Hello World! example for looper
Looper is a pipeline submission engine (see looper source code; looper documentation). This repository contains a basic functional example project (in /project) and a looper-compatible pipeline (in /pipeline) that can run on that project. This repository demonstrates how to install
looper and use it to run the included pipeline on the included PEP project.
Run the example
- Install the latest version of looper (this pipeline requires looper version >= 0.6.0):
pip install --user --upgrade https://github.com/pepkit/looper/zipball/master
- Download and unzip this repository
wget https://github.com/pepkit/hello_looper/archive/master.zip unzip master.zip
- Run it:
cd hello_looper looper run project/project_config.yaml
How it works
You should see output that looks like this. Here's what you've just accomplished:
This repository has 3 components (corresponding to the 3 subfolders):
/project-- contains 2 files that describe metadata for the project (
project_config.yaml) and the samples (
sample_annotation.csv). This particular project describes just two samples listed in the annotation file. These files together make up a PEP-formatted project, and can therefore be read by any PEP-compatible tool, including
/data-- contains 2 data files for 2 samples. These input files were each passed to the pipeline.
/pipeline-- contains the script we want to run on each sample in our project. Our pipeline is a very simple shell script named count_lines.sh, which (duh!) counts the number of lines in an input file.
When we invoke
looper from the command line we told it to
looper reads the project/project_config.yaml file, which points to a few things:
- the project/sample_annotation.csv file, which specifies a few samples, their type, and path to data file
output_dir, which is where looper results are saved. Results will be saved in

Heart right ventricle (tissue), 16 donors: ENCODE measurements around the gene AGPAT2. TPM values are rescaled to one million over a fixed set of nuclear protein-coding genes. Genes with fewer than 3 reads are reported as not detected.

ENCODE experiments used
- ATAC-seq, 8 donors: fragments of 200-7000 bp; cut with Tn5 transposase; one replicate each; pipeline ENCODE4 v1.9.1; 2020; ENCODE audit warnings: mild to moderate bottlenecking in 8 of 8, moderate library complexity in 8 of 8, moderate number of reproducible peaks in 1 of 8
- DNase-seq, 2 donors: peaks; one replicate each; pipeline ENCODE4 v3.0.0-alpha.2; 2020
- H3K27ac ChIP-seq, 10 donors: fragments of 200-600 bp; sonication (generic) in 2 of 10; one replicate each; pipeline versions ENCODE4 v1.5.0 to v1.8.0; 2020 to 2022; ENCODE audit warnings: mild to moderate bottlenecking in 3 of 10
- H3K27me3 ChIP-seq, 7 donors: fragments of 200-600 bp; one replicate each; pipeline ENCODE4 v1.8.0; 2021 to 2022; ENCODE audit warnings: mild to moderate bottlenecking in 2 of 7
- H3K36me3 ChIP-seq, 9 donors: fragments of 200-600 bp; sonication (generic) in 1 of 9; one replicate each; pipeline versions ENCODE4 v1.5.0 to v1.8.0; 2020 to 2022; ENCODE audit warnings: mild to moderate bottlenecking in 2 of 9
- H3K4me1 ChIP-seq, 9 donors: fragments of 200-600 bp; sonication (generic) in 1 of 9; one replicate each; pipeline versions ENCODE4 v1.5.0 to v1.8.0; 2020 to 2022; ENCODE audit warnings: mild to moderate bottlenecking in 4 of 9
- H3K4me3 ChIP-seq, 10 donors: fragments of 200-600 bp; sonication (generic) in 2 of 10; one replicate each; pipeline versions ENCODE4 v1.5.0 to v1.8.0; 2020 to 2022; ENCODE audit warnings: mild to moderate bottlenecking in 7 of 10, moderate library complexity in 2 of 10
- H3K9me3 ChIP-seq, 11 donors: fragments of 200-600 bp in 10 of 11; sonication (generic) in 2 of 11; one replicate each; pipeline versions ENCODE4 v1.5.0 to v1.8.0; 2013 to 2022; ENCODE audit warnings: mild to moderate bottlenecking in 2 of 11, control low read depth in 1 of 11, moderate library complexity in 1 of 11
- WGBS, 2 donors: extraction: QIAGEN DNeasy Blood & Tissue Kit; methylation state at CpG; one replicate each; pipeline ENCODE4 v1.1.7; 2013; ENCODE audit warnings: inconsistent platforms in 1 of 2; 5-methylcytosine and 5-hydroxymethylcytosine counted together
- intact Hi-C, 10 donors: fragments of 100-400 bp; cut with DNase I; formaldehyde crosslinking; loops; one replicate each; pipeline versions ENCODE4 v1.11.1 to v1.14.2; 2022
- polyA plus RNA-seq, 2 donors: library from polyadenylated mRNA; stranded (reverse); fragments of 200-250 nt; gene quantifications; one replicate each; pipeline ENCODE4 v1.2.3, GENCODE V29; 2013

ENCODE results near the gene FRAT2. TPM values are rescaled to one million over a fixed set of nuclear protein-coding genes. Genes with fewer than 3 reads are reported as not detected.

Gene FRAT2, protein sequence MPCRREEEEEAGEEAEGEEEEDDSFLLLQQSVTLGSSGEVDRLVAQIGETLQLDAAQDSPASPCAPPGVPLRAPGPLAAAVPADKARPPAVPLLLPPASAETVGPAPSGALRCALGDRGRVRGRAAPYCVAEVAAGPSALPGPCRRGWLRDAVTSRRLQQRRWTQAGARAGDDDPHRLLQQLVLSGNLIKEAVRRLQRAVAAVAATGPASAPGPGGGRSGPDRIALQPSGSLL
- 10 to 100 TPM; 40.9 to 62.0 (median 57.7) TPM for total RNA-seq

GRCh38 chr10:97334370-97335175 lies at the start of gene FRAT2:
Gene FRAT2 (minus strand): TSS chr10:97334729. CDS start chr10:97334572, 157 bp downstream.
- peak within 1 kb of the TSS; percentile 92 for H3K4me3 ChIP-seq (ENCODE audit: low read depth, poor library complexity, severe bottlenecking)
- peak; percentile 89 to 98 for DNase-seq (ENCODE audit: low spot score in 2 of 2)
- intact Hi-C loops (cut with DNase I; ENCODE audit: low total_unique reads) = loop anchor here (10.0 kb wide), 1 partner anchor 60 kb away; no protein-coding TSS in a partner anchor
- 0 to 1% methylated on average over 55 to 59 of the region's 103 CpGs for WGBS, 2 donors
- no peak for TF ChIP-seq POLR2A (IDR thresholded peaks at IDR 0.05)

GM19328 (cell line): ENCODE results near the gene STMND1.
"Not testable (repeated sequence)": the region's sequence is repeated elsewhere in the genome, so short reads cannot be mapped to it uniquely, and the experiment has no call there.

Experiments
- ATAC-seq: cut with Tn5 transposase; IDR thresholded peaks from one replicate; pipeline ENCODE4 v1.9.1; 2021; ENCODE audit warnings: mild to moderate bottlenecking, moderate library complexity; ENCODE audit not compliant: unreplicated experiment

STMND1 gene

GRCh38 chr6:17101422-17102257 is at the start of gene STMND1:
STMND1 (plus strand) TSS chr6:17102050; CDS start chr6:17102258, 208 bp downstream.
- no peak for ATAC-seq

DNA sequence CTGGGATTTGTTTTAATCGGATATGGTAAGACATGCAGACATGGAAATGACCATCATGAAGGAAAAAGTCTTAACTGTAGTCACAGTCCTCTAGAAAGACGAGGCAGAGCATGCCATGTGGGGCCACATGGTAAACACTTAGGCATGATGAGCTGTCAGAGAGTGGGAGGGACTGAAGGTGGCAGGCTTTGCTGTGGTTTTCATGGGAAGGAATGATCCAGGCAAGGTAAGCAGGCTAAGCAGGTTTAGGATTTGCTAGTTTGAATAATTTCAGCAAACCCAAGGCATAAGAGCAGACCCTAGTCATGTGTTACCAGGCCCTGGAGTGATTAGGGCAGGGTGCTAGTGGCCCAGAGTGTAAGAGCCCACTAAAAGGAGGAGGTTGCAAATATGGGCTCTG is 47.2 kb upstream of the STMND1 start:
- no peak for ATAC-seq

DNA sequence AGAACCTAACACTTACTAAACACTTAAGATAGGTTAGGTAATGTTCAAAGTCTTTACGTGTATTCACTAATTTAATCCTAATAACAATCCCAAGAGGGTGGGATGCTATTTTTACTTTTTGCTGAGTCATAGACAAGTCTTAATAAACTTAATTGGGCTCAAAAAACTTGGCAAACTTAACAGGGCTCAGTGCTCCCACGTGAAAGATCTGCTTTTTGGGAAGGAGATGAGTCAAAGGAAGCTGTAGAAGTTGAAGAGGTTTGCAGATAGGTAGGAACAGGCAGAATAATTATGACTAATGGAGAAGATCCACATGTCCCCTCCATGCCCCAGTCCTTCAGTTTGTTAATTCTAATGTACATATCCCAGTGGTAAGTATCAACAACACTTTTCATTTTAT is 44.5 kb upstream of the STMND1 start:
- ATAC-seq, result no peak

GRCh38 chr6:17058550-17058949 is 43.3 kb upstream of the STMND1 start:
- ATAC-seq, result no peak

pipeline_interface.yamlfile, (pipeline/pipeline_interface.yaml), which tells looper how to connect to the pipeline (which is also in pipeline/).
The 3 folders (
pipeline) are modular; there is no need for these to live in any predetermined folder structure. For this example, the data and pipeline are included locally, but in practice, they are usually in a separate folder; you can point to anything (so data, pipelines, and projects may reside in distinct spaces on disk). You may also include more than one pipeline interface in your
project_config.yaml, so in a looper project, many-to-many relationships are possible.
A few more basic looper options
Looper also provides a few other simple arguments that let you adjust what it does. You can find a complete reference of usage in the docs. Here are a few of the more common options:
-d: Dry run mode (creates submission scripts, but does not execute them)
--limit: Only run a few samples
There are also other commands:
looper check: checks on the status (running, failed, completed) of your jobs
looper summarize: produces an output file that summarizes your project results
looper destroy: completely erases all results so you can restart